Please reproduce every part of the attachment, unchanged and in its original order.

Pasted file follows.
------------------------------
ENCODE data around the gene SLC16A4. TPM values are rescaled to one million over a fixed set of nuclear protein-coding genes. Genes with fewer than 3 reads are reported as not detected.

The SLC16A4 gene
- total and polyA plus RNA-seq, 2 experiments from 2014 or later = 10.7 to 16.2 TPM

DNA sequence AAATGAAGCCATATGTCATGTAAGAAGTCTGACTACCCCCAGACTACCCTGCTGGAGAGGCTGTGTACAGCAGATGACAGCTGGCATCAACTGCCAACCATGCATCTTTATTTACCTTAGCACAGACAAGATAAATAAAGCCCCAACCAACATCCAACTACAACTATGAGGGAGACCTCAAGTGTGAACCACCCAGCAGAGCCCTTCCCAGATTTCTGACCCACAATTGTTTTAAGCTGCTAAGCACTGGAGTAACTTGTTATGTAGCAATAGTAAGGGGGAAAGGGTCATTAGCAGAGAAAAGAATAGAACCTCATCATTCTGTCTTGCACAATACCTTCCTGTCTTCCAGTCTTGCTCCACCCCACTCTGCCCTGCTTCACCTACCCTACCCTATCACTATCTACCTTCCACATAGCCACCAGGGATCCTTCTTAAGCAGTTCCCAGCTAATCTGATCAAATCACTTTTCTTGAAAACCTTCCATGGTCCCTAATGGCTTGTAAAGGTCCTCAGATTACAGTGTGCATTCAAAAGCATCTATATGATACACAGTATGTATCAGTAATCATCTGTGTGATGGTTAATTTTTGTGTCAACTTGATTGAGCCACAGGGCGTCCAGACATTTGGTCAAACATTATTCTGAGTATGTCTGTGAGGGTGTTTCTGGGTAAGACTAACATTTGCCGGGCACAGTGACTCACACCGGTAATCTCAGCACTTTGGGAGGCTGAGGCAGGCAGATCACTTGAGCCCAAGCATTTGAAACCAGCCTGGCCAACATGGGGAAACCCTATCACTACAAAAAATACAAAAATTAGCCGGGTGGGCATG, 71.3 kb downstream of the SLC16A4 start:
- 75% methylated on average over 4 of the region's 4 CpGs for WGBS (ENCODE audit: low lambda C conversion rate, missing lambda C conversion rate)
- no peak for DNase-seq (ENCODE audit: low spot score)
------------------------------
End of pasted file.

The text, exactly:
ENCODE data around the gene SLC16A4. TPM values are rescaled to one million over a fixed set of nuclear protein-coding genes. Genes with fewer than 3 reads are reported as not detected.

The SLC16A4 gene
- total and polyA plus RNA-seq, 2 experiments from 2014 or later = 10.7 to 16.2 TPM

DNA sequence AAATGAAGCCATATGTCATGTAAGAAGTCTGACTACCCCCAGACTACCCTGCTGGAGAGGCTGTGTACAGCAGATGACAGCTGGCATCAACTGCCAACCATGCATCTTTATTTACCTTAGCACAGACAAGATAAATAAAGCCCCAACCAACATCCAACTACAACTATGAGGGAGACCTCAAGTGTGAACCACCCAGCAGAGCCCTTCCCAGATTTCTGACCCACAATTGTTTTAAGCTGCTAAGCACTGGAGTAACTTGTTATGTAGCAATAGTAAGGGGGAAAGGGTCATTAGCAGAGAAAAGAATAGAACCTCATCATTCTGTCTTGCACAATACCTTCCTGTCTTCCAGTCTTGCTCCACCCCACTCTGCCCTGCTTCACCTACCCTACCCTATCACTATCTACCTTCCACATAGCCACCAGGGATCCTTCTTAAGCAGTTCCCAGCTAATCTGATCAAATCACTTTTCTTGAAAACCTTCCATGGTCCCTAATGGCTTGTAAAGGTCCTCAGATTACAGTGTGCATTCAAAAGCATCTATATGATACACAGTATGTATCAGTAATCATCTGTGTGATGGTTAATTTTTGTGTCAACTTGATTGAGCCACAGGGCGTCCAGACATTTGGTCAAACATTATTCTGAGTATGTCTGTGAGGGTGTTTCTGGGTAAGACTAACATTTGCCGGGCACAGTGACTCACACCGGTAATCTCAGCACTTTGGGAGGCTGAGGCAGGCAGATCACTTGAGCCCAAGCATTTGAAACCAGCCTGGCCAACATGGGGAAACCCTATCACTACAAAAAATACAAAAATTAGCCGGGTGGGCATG, 71.3 kb downstream of the SLC16A4 start:
- 75% methylated on average over 4 of the region's 4 CpGs for WGBS (ENCODE audit: low lambda C conversion rate, missing lambda C conversion rate)
- no peak for DNase-seq (ENCODE audit: low spot score)